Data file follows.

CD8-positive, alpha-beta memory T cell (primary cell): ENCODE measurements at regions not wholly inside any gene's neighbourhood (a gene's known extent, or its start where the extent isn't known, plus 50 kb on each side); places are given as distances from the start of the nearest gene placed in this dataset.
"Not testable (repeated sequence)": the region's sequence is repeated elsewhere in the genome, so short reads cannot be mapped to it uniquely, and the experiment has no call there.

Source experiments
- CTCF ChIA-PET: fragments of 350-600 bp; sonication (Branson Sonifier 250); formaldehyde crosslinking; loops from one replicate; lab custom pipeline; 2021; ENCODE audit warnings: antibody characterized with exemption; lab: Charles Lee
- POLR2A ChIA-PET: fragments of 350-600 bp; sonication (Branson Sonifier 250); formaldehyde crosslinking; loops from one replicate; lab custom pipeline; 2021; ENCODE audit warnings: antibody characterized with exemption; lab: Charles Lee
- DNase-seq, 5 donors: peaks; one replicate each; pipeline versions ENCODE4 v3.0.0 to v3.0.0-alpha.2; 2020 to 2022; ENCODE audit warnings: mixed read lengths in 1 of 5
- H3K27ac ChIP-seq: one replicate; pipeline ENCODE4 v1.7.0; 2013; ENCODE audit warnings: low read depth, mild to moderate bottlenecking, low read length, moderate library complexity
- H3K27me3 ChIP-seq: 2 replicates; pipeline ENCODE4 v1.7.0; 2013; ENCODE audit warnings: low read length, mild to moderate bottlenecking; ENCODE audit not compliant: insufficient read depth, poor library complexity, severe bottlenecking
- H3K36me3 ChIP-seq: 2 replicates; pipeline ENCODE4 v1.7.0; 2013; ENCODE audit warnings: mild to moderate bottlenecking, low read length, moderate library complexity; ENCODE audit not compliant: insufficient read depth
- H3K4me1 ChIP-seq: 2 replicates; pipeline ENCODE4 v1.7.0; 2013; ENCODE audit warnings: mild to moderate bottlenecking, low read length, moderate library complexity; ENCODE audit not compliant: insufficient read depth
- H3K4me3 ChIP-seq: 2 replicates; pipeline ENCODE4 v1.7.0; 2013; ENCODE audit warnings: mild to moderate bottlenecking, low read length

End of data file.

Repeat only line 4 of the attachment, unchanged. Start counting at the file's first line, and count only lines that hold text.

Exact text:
- CTCF ChIA-PET: fragments of 350-600 bp; sonication (Branson Sonifier 250); formaldehyde crosslinking; loops from one replicate; lab custom pipeline; 2021; ENCODE audit warnings: antibody characterized with exemption; lab: Charles Lee